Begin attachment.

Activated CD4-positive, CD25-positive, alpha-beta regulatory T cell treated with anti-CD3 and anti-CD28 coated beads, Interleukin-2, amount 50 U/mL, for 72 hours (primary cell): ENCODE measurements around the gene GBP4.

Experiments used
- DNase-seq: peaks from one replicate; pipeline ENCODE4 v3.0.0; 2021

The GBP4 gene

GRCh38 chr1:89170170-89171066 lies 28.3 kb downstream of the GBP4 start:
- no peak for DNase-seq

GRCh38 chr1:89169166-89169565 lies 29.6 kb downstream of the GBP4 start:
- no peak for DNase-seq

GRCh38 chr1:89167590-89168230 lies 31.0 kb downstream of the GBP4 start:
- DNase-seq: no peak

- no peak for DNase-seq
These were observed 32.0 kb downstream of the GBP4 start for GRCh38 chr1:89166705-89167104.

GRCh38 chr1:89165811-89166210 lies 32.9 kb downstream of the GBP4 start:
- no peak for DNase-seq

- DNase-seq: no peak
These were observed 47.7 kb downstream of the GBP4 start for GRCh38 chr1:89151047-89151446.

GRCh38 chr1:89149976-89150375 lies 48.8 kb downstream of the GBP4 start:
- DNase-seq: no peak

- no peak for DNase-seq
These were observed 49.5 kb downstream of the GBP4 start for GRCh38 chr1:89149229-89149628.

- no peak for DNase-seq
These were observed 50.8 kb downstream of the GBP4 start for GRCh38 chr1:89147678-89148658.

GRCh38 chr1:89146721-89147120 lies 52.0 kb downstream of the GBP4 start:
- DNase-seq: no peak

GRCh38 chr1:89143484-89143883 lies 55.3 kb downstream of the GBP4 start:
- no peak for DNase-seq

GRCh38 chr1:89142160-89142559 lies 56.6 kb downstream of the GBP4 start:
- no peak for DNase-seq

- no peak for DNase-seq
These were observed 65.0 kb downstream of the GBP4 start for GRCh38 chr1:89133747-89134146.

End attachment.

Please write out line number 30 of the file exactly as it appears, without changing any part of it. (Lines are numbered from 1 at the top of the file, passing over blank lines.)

These were observed 65.0 kb downstream of the GBP4 start for GRCh38 chr1:89133747-89134146.